Subscribe in a reader



Martin Zweig

An Overview of Martin Zweig

Period of Reign: 1970-1995

Associated With: The Zweig Forecast

Highlights: Editor of The Zweig Forecast, which was the top market advisory fund for 15 years, from 1980 to 1995, returning 16% annual returns

Quotes: “If a company can show nice consistent earnings, I don’t care if it makes broomsticks or computer parts.”

Fun Fact: Owns the most expensive apartment in Manhattan; a $70 million triplex penthouse on Fifth Avenue

Post-Success: Zweig is a trustee of the Museum of American Financial History and has made various significant donations to this institute

Martin Zweig investing style summarized

Martin Zweig Books

To be added.

Additional Martin Zweig resources

Stock Screen Parameters to Mimic Martin Zweig’s Investment Style

The below bullet points attempt to recreate Martin Zweig’s investment style using technical parameters that can automatically be screened.  These parameters are from an interpretation by Harry Domash, and were run using the MSN stock screener.  The text in italics explains how the parameter was defined in the screener.

1) Long Growth: Find companies with consistent sales and earnings growth.  Zweig says 15% is acceptable, but also gives examples of companies with over 30%

Parameter: 5-Year Annual EPS Growth Rate >= 15%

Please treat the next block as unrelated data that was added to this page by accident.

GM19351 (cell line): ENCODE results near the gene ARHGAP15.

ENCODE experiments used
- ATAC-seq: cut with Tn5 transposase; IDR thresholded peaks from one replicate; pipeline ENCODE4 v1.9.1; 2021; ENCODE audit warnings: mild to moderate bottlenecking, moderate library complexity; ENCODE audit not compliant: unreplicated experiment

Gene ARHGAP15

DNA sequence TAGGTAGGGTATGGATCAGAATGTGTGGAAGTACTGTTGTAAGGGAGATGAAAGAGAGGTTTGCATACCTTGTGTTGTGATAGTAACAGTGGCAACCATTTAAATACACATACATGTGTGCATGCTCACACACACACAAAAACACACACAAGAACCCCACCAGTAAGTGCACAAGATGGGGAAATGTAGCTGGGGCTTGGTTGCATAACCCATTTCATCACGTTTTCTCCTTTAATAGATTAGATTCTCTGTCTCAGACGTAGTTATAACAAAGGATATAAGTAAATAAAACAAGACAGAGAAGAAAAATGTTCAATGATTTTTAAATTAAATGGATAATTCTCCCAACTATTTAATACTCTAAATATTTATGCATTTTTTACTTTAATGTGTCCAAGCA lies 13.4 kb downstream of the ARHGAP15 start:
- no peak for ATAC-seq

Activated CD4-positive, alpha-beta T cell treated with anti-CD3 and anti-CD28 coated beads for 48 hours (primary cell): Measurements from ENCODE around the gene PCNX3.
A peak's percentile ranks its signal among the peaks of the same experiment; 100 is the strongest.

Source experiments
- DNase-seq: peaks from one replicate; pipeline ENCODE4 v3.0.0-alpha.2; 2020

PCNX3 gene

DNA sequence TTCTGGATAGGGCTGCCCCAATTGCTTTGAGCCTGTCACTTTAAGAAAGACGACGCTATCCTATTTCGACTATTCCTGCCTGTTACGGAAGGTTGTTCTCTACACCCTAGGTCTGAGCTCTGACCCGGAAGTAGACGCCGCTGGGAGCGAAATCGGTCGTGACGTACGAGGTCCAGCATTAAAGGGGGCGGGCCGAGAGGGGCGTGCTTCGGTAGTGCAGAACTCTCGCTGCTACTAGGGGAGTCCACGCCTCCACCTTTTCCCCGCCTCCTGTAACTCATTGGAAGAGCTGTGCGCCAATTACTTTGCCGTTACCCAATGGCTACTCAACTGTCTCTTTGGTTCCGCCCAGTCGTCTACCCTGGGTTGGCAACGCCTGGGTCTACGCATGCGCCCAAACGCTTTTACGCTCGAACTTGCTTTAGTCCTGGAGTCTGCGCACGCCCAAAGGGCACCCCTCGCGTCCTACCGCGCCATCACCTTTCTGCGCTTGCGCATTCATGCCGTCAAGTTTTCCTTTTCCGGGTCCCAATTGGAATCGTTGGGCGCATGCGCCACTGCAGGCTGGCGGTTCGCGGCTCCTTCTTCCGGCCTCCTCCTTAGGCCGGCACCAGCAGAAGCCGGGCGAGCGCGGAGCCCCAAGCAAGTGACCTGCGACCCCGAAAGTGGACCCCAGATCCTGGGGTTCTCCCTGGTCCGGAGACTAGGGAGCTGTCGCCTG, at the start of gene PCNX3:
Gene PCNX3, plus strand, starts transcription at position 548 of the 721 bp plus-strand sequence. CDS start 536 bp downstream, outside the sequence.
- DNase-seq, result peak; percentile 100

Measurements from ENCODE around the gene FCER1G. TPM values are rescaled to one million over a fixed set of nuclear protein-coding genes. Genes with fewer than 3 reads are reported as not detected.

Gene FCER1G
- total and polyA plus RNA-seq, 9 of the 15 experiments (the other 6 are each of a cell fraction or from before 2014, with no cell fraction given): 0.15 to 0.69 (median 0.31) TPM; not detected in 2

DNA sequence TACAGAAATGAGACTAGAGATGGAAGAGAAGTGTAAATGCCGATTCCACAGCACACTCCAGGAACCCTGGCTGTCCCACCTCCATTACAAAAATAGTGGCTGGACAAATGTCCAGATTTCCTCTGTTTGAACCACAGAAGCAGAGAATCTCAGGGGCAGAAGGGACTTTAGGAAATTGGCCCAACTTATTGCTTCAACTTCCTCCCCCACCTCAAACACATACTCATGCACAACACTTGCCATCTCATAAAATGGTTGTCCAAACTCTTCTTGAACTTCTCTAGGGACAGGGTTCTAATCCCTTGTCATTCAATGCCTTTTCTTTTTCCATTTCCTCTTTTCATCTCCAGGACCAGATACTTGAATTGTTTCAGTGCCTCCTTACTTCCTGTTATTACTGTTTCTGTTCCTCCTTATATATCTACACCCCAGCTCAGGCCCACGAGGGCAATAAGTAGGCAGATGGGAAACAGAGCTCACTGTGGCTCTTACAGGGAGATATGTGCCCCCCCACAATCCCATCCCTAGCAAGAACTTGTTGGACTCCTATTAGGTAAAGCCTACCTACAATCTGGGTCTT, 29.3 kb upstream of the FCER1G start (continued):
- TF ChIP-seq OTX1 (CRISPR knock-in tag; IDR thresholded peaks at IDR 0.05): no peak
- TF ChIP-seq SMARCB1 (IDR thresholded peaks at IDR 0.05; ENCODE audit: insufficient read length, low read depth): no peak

Parameter: 5-Year Revenue Growth >= 15%

2) Recent Growth: Find companies that are accelerating in growth instead of decelerating

Parameter: EPS Growth Qtr vs Qtr >= .75 * 5-Year Annual EPS Growth
Parameter: Revenue Growth Qtr vs Qtr >= .85 * 5-Year Annual Revenue Growth

3) Revenue vs Earnings: Find companies whose revenue growth doesnt greatly outpace the EPS growth, indicating shrinking profit margins.  On the other hand, EPS growth shouldn’t greatly outpace revenue growth, indicating profits are only coming from cost cutting, not from sales 

Parameter: 5-Year Annual EPS Growth Rate >= .75 * 5-Year Revenue Growth Rate
Parameter: 5-Year Revenue Growth Rate >= .75 * 5-Year Annual EPS Growth Rate

4) Value: Dont overpay or underpay.  A high P/E may signal the stock is overvalued, and a low P/E may signal that investors have low confidence in the company.  Zweig compares a companies P/E to the market to determine if it is over or under valued  (SoS Note: Perhaps comparing this to industry average would be a better interpretation, since certain industries command higher P/Es due to higher expectations of growth)

Parameter: P/E Ratio: Current <= 1.5 * S&P 500 Average P/E Ratio Current
Parameter: P/E Ratio: Current >= .4 * S&P 500 Average P/E Ratio Current

5) Winners: Find stocks that are winners, beating or keeping pace with the market.  The Relative Strength parameter compares a stock’s strength to that of the market, with a 50 meaning it is matching the market

Parameter: 6-month Relative Strength >= 50

6) Debt: Find companies that do not have a high level of debt

Parameter: Debt to Equity Ratio <= Industry Average Debt to Equity Ratio

7) Surprise: Find companies who haven’t recently disappointed the market with lower than expected earnings

Parameter: Recent Qtr Surprise % >= 0